Thursday, December 20, 2012

State Auditor's Annual Review

Our school district is examined each year by the Auditor of State, and this year's audit report has just been released.

As shown on the "Schedule of Findings" section of the report, the State Auditor's Office found no problems, and our District was once again declared to be a "low risk auditee."  I'm not sure what exactly that means in the context of a public entity, but when a business is audited, a declaration like this means that the auditors feel no need to look in every nook and cranny every year, and that they will generally gauge the accuracy of the financial reports, and the effectiveness of management and accounting controls, by looking in detail at only the accounts through which large amounts of money pass, plus a few others chosen at random.

There was a comment in the Management Letter recommending that the School Board put in place a policy "requiring the approval of the Treasurer and the Board of Education prior to the establishment of any outside checking accounts in the District's name or for District sponsored activities. The policy should include oversight procedures to be performed by the Treasurer’s Office of Board of Education to ensure all District employees responsible for handling cash collections are adhering to the policy."

This will require some thought. If you look at the Monthly Treasurer's Reports, you'll notice that many pages are taken up by the "Financial Report by Fund/SCC" section. This lists the 300+ fund accounts managed by the Treasurer's Office. Some of these are the big primary funds through which most of our funding and spending flows, such as the General Fund. It also includes scores of little funds, like one set up for the Bradley German Club, which has a balance of $25.67. These are the 'official' funds, meaning the money is deposited into the bank by the Treasurer's office, and disbursements from these funds are made according to standard procedures, via official checks.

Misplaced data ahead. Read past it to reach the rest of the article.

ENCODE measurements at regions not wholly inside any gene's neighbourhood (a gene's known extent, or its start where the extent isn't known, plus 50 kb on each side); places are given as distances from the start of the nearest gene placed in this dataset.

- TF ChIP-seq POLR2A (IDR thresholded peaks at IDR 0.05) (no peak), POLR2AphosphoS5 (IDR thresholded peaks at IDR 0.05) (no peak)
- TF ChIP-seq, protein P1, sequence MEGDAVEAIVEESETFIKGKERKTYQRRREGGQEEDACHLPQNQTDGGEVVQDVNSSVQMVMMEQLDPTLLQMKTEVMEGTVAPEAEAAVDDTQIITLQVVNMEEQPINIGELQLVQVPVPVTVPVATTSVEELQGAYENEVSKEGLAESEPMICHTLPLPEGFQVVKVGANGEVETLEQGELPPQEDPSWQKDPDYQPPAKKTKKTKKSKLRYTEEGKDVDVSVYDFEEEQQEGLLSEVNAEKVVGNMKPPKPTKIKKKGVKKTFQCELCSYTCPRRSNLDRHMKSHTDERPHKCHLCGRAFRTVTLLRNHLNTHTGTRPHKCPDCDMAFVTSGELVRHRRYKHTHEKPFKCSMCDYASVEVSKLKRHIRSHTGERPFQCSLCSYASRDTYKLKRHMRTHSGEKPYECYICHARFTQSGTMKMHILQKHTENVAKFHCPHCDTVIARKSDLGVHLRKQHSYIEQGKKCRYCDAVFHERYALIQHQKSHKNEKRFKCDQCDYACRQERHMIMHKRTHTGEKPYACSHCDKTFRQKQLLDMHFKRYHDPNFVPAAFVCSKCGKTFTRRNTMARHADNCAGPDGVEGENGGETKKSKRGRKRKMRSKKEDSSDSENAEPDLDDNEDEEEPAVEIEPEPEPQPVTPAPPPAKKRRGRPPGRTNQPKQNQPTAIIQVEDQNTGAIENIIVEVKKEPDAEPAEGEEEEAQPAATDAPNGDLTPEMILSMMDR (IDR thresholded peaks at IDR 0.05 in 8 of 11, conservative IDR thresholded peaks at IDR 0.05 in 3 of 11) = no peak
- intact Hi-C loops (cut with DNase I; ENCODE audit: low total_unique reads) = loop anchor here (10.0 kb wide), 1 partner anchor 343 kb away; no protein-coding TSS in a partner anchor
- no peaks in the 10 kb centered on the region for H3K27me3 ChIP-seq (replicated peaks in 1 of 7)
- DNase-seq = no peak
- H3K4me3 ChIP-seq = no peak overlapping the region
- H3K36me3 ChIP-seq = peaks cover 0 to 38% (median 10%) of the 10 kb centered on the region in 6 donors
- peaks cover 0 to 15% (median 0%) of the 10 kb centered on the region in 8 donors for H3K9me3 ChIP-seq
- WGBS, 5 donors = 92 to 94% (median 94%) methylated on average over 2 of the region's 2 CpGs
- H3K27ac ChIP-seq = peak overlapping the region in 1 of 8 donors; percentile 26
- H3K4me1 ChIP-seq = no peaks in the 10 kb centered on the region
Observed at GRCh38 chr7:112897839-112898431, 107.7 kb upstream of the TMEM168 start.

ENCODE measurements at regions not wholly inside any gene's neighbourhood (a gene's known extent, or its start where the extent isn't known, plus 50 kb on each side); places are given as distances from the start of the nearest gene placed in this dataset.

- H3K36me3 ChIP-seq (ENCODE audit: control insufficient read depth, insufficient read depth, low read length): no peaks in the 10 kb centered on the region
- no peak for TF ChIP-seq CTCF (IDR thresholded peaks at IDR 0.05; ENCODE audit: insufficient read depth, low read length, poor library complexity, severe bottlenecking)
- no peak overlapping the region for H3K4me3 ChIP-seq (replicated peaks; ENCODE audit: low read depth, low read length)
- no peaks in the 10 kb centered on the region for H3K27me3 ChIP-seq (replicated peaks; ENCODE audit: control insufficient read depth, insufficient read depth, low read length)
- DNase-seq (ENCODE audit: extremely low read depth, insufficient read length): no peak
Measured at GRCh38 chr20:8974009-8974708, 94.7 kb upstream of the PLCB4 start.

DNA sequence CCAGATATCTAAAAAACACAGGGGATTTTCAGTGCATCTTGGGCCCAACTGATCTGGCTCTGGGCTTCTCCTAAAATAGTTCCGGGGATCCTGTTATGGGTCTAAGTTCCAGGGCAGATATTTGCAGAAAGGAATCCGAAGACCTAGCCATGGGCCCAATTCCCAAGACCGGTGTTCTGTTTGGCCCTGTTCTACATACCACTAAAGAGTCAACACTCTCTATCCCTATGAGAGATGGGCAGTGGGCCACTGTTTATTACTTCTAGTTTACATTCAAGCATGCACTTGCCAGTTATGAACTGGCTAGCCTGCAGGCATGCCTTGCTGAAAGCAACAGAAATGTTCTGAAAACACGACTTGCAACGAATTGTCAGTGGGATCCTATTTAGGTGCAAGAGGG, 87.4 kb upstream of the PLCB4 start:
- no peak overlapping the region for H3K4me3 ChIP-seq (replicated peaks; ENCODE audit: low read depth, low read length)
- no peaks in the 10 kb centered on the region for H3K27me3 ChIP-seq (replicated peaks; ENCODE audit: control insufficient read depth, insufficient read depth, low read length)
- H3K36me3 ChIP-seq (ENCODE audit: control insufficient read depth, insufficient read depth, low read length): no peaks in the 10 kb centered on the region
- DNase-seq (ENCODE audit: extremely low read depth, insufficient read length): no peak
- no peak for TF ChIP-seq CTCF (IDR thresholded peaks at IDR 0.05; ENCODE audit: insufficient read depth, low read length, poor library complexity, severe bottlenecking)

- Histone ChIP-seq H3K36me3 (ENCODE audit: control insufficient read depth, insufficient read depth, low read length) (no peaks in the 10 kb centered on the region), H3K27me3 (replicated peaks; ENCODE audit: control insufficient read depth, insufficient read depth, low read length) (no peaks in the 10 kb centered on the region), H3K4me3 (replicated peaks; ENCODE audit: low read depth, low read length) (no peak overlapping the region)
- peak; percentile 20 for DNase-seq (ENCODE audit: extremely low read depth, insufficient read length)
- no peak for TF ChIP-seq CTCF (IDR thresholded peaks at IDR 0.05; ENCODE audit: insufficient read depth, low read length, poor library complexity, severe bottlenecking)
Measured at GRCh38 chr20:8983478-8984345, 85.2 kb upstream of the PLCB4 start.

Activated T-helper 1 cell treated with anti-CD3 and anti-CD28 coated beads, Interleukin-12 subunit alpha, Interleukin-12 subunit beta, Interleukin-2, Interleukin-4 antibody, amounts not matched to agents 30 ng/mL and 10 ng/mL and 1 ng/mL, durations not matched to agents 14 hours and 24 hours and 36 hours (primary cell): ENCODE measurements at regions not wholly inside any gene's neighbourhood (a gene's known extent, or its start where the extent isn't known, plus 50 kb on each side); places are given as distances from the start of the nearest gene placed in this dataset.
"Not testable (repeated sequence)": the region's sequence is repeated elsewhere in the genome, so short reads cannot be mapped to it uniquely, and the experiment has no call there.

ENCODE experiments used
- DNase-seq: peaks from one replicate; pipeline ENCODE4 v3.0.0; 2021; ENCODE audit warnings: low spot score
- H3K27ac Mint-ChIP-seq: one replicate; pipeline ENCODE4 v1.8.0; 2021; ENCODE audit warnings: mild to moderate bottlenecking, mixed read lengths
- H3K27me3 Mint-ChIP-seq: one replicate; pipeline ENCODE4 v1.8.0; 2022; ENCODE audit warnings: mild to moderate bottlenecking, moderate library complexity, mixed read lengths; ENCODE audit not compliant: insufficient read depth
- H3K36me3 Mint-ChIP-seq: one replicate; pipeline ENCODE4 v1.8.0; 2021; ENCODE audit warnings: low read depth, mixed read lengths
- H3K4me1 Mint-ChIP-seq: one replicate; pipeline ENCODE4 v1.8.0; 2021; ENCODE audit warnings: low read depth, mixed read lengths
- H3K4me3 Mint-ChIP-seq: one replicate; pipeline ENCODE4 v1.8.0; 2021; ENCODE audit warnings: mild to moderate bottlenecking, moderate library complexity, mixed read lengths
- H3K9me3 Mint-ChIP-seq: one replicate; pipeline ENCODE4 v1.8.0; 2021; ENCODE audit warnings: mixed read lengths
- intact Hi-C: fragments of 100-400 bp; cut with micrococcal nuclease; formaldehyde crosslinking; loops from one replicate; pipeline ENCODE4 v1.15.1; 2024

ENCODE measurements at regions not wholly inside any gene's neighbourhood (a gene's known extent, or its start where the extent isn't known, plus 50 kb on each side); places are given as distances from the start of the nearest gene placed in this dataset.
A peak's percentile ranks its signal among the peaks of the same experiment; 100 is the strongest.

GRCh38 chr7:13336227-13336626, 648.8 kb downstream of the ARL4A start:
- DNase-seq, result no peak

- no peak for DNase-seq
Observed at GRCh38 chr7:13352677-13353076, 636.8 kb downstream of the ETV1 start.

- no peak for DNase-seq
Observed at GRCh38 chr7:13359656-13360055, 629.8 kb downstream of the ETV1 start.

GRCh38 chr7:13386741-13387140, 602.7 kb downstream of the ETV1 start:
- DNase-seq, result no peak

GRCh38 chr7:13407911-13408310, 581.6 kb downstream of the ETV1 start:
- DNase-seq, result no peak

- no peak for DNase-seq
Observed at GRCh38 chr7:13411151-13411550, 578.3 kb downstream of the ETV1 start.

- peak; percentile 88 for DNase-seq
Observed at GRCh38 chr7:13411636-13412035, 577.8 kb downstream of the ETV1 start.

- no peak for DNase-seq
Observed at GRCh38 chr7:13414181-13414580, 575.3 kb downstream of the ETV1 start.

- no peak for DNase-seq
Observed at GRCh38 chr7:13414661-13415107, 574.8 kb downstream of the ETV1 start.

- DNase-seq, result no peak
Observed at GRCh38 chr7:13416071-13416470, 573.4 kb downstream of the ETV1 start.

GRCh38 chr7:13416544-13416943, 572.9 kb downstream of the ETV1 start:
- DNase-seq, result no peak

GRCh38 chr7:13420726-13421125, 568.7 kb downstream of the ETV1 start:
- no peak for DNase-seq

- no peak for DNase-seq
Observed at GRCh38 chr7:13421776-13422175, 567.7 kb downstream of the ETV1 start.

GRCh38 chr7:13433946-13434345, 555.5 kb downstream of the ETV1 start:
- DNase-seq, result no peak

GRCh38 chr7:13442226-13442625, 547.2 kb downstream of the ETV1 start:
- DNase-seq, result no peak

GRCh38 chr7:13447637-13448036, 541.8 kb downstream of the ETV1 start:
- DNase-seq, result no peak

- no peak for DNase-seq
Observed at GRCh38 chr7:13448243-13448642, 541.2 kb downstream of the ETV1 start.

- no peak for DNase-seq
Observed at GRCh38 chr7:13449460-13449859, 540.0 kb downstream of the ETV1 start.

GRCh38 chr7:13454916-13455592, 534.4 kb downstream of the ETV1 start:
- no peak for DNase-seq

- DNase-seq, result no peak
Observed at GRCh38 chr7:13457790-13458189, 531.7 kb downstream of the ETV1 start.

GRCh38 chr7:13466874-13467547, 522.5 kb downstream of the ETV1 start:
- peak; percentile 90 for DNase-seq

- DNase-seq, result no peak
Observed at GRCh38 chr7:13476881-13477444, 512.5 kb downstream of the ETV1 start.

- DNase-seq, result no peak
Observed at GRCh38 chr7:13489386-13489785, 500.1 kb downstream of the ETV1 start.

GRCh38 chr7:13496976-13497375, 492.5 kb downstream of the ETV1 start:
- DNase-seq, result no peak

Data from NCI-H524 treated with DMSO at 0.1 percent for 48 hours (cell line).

But there are other occasions when fairly significant amounts of money are collected on behalf of a school activity, held in the hands of an individual - maybe a school employee, maybe a community member - and disbursed without controls, often in cash. This might be a school-sponsored club running a car wash to raise money for uniforms, selling trinkets to help fund a trip, and other similar situations.

The School Board's Policy Review Committee will take the Auditor of State's recommendation, consult with folks such as the policy experts at the Ohio School Boards Association, and report back to the School Board.

The audit reports for prior years can be found via the website of the Auditor of State. Just go to this search page, enter "Hilliard City Schools" and select "Franklin County."


  1. Such as the money that Chip Ebert had under his control? And we seem to have not heard a word about whatever became of that situation, other than both he and his schoolteacher wife are no longer with the HCSD?

    1. This was the situation which led to the State Auditor's recommendation. There was never any HCSD funds involved.

  2. The Ebert incident itself isn't a big deal. But it's one of those things that may be a signal of other problems. This just does not happen in a well-controlled environment. It certainly shows a lack of oversight and awareness, at least at the building level.